A friend was flying from San Francisco to Los Angeles. After a 45-minute delay in taking off, they then had to make an unexpected stop in Sacramento. The flight attendant announced there would be another 45-minute delay, and if they wanted to get off the aircraft, they could re-board in 30 minutes.

Everyone got off the plane except one gentleman who was blind. My friend noticed him as he walked by and could tell he had flown this flight before because his guide dog lay quietly underneath his seat. Just then the pilot approached the man and called him by name.

“Keith, we’re in Sacramento for almost an hour. Would you like to get off and stretch your legs?”

Keith replied, “No thanks, but maybe my dog would like to stretch his legs.”

All the people in the gate area came to a complete standstill when they looked up and saw the pilot, who was wearing sunglasses, walk off the plane with the guide dog. People scattered. They not only tried to change planes, they also were trying to change airlines.

Unfortunately, perception equals reality for many. But perception and reality have very different meanings. The problem happens when perception becomes a person’s reality. They see what they expect or want to see, disregarding what is actually true.

Psychologist Jim Taylor wrote: “Perception acts as a lens through which we view reality. … our tendency is to assume that how we perceive reality is an accurate representation of what reality truly is.

“But it’s not,” he adds. “The problem is that the lens through which we perceive is often warped in the first place by our genetic predispositions, past experiences, prior knowledge, emotions, preconceived notions, self-interest and cognitive distortions.”

For example, take a car accident. You can ask several people who witnessed the accident what happened, and many of them saw it differently. That’s why eyewitness identifications often become problems in crime investigations. The National Academy of Sciences recently convened a panel of experts to undertake a comprehensive study of current practice and use of eyewitness testimony. Bottom line, they found that eyewitness accounts are often wrong.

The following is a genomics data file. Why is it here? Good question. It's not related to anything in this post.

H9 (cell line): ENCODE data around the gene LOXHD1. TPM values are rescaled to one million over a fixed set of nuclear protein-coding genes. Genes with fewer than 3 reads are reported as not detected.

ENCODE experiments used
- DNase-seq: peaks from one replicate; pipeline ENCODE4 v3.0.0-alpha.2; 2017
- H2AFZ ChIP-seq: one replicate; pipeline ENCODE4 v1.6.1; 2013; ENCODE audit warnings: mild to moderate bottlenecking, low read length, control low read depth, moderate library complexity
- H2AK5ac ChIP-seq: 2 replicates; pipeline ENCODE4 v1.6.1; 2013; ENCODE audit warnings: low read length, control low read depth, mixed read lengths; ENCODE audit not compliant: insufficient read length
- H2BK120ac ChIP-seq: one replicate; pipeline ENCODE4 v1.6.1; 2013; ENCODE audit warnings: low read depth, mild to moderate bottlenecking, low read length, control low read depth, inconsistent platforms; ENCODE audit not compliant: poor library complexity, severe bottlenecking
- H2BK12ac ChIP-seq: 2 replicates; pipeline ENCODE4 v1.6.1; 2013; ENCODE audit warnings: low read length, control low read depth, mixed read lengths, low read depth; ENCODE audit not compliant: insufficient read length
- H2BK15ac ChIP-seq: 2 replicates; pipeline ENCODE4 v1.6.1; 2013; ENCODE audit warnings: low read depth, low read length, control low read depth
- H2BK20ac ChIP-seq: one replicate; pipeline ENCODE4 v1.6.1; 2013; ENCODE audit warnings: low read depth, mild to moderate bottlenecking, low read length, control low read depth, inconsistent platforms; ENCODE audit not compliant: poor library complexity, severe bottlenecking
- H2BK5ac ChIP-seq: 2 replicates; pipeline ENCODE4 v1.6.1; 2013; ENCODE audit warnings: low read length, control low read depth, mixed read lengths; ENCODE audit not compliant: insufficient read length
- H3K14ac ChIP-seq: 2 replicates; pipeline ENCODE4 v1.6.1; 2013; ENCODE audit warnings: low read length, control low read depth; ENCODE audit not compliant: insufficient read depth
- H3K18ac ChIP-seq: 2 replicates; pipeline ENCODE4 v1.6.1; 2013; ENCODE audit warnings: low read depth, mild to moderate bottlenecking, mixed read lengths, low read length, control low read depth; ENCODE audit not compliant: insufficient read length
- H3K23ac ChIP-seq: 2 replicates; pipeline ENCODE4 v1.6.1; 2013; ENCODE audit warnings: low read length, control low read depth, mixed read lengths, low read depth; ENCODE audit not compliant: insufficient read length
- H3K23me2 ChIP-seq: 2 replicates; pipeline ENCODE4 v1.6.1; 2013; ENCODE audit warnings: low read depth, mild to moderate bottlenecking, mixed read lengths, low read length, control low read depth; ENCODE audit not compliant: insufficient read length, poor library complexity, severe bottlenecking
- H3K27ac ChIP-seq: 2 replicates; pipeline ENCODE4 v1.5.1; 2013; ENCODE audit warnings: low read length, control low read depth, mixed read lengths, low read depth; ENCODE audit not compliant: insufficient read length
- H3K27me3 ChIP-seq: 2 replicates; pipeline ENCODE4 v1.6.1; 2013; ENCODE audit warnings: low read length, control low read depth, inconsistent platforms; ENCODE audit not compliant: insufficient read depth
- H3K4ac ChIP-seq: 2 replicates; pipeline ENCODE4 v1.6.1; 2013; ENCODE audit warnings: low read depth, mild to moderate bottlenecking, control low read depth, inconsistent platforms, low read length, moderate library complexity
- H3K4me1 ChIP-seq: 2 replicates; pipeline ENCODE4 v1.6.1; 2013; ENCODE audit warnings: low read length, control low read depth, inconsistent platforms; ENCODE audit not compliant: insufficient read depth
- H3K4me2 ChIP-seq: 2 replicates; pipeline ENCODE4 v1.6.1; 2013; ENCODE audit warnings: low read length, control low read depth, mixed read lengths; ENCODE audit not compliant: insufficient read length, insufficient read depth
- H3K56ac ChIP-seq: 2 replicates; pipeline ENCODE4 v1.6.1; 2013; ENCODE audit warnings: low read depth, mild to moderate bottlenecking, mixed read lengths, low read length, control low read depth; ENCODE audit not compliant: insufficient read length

An article in the New Yorker magazine cited neuro­scientist Elizabeth Phelps, who concluded in a 2011 study that when an event is particularly exciting or traumatic, the memory is seared into the brain, often at the expense of the peripheral details. But as Phelps’ study showed, just because witnesses are confident about their version of events does not mean their accounts are accurate.

Businesses and organizations need to pay attention to how they are perceived by customers and prospects. Does your target audience see your signature products as innovative, well-priced, useful and available? Are customers swayed by comparison advertising that presents your goods as inferior or not worth the cost?

In reality, you may have the best products, the best people and the fairest prices, and still have a negative perception. One bad online review can rapidly sway public perception and destroy years of building a good name. The most difficult part is that the review may not even be true. And you have to work harder than ever to repair the damage, not necessarily knowing where the information is coming from. It’s not fair, but it is reality.

Be aware of your public profile and use every option available to keep your reputation positive. Put customer service at the top of the list for every employee, from the factory floor to the sales force to the executive suite.

Mackay’s Moral: Be careful not to let your perceptions be based on deceptions.

 

Harvey Mackay is a Minneapolis businessman. Contact him at 612-378-6202 or e-mail harvey@mackay.com.